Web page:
National Semi puts scanner on a chip

National Semiconductor has developed an integrated circuit that squeezes virtually all of the electronics needed for a colour image scanner onto a single silicon chip smaller than a thumbnail, the company said today.

For consumers the chip could lead to the development of scanners that operate more quickly, and also help lower the cost of high-performance scanners enough to appeal to general retail shoppers, according to National Semiconductor.

Dubbed Merlin, the chip is expected to find its way into products on the shelf by the second quarter of 1999, National Semiconductor spokesman Mike Brozda said. The chip maker won't say yet which manufacturers have agreed to use the product.

National Semiconductor is a big proponent of single-chip designs. By mid-next year the company's Cyrix subsidiary has pledged to release a "PC-on-a-chip" -- a single device that handles virtually all of the memory, graphics, processing and other tasks needed to run a desktop computer.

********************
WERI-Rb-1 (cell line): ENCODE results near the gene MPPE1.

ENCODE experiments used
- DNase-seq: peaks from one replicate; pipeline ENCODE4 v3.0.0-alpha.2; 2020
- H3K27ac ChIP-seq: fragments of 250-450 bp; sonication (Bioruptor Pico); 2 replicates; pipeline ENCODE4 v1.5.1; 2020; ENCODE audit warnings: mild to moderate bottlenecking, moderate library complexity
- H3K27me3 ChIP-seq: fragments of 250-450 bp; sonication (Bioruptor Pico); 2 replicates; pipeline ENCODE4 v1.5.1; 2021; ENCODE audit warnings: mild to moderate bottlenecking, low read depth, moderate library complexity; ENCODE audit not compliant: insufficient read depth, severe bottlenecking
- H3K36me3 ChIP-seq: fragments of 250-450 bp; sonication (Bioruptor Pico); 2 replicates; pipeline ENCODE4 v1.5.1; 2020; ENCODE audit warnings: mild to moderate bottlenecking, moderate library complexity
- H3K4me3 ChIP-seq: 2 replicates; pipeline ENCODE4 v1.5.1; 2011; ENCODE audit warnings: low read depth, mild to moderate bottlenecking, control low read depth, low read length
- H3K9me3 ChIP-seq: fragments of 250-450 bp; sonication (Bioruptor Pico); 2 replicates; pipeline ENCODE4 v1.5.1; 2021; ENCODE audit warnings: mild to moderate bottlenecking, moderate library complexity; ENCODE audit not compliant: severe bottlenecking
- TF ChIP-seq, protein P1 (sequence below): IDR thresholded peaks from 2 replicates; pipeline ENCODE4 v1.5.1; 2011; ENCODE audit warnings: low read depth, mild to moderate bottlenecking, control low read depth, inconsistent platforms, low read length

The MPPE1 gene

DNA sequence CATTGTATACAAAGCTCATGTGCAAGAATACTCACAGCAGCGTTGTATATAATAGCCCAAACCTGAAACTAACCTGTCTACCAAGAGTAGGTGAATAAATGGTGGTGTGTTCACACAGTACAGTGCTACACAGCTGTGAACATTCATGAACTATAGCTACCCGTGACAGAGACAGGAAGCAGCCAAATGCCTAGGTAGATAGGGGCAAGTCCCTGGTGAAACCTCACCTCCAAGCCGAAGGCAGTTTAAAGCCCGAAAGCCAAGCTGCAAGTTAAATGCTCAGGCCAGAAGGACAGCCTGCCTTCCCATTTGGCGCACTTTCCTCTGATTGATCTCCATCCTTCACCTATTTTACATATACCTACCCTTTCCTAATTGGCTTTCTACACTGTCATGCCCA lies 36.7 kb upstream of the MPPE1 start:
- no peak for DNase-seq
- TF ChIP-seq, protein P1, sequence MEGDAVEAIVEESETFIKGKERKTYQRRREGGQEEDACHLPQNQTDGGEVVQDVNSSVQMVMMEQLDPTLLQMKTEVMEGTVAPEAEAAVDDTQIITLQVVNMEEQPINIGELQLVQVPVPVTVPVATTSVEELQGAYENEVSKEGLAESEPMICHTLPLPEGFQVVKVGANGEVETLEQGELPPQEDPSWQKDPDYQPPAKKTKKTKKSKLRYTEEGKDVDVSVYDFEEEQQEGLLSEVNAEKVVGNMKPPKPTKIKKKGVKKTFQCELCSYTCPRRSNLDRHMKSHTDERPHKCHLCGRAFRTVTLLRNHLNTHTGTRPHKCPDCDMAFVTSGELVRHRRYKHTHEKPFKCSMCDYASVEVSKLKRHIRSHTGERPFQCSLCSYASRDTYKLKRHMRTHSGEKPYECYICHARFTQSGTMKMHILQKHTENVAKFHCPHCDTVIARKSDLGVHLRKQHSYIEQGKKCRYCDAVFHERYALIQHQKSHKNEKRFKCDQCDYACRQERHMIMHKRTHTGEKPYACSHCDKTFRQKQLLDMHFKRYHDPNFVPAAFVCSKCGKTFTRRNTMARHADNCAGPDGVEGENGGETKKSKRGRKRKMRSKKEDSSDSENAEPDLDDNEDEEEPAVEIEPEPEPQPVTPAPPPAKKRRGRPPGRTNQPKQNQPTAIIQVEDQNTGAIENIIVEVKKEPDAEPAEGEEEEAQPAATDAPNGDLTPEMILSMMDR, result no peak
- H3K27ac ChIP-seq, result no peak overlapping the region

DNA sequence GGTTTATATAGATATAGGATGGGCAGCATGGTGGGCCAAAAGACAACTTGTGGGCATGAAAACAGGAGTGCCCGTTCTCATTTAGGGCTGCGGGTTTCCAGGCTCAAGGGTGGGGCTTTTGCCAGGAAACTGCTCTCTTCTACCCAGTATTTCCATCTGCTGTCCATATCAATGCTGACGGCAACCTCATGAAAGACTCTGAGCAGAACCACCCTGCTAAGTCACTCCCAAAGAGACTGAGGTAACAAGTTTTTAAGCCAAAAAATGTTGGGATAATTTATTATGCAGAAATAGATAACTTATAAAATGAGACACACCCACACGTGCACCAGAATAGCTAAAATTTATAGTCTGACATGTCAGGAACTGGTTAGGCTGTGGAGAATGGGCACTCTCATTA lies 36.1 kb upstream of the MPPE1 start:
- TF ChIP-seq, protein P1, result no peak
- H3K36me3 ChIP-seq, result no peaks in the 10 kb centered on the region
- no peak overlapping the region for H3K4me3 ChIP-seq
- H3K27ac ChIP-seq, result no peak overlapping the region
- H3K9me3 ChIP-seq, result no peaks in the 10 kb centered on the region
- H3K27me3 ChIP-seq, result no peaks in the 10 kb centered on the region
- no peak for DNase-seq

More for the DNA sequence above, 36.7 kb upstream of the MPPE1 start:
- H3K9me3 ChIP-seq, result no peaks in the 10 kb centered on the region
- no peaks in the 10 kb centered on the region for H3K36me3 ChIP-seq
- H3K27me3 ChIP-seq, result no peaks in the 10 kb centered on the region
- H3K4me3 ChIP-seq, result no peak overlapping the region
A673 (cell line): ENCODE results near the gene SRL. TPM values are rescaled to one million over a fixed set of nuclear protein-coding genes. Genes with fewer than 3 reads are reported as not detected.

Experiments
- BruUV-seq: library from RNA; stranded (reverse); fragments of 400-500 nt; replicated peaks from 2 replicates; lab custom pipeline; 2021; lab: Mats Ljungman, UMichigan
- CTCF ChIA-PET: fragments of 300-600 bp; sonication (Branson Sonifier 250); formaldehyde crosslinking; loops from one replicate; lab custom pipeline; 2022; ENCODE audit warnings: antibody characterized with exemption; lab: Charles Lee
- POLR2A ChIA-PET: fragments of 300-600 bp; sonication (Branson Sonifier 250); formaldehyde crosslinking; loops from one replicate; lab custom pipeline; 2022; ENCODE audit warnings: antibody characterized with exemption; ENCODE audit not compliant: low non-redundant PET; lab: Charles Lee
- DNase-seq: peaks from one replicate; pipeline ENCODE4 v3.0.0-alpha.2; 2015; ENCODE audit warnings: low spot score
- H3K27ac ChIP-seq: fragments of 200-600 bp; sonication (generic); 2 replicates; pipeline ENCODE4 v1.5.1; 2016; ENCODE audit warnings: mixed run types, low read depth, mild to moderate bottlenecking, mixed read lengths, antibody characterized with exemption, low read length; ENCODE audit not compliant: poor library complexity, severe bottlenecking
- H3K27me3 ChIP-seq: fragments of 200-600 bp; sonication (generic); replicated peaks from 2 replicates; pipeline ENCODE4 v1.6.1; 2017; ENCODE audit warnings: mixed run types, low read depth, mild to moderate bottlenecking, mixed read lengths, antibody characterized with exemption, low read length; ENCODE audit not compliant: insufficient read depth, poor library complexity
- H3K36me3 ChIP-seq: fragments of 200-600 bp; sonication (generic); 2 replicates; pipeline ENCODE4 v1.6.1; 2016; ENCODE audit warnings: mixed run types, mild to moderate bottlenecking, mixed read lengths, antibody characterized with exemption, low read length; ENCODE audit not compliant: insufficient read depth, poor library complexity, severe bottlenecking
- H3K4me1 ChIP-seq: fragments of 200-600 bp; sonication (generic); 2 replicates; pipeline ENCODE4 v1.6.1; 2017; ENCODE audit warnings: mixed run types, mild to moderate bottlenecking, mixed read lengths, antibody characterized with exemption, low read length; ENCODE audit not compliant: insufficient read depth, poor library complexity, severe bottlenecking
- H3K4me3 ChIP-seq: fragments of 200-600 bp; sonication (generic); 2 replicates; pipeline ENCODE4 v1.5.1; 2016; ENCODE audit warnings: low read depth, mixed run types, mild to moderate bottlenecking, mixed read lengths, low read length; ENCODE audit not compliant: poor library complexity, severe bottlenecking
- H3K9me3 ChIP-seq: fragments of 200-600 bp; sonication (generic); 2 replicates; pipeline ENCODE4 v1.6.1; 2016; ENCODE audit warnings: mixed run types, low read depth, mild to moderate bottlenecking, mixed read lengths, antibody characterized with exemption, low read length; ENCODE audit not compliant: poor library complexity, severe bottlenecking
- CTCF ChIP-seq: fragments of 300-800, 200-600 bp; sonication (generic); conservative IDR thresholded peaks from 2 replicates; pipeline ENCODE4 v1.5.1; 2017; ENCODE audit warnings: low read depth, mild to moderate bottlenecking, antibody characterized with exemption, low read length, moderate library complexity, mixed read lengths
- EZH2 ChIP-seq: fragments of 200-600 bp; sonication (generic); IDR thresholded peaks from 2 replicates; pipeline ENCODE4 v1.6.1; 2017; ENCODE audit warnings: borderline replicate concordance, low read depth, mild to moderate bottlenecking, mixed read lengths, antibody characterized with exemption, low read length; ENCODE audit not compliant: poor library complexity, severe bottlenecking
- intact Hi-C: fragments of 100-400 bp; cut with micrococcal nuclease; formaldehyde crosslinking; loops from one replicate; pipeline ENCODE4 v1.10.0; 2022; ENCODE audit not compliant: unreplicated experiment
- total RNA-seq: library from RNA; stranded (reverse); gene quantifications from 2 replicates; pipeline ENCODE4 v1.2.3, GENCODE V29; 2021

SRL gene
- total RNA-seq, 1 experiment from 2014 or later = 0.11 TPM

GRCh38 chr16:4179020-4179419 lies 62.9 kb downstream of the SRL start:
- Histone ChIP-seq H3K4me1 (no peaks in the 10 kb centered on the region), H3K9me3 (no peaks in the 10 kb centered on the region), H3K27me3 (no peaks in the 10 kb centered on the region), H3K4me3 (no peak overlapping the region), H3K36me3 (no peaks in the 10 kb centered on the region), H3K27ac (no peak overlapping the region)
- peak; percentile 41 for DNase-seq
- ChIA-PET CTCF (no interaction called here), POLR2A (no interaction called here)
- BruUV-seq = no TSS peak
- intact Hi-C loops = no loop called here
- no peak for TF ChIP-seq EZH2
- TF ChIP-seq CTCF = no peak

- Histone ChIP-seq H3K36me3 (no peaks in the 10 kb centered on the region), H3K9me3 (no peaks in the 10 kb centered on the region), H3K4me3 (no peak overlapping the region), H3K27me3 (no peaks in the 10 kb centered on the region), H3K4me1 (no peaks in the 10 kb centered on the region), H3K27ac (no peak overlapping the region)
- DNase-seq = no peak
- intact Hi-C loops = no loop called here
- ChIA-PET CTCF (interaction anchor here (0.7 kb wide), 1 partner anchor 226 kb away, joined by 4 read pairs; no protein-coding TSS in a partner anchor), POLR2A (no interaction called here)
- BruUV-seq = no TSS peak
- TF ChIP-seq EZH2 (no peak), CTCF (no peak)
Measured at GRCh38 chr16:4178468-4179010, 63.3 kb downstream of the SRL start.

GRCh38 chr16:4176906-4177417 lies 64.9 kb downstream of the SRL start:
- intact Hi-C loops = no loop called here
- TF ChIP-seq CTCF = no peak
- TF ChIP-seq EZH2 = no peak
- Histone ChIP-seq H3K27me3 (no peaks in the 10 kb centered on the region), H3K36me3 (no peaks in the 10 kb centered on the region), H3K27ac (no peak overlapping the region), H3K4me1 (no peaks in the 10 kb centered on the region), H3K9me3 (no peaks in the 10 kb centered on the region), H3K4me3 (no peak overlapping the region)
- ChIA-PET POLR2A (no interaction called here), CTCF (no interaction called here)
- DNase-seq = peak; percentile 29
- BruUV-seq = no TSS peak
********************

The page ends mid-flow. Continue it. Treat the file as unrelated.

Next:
The number of separate chips used in scanners has been reduced in the past two years from as many as 40 to as few as six or 10, as chip suppliers bring out increasingly integrated designs. Merlin takes the remaining discrete components and crams them onto a single chip.

"There's some pretty fancy electronics going on in there," Brozda said.

Besides allowing manufacturers to build less expensive scanners, Merlin also noticeably improves the quality of scanned images, he said. In addition, the system-level design will allow manufacturers to bring products to market more quickly because using a single chip reduces the cost of designing a system, Brozda said.

Merlin, which also goes by the catchy moniker of LM9830, is available now to manufacturers in a 100-lead TQFP (thin quad flat pack) package, priced at $US10 each in 1000-unit quantities, National Semiconductor said.

Scanners built using the chip will be able to scan images at a rate of 6 million pixels per second in 36-bit colour format -- the current standard for high-accuracy colour reproduction. The chip can also provide a range of resolutions from 50 dots per inch to 600dpi, the company said.

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James Niccolai

PC World
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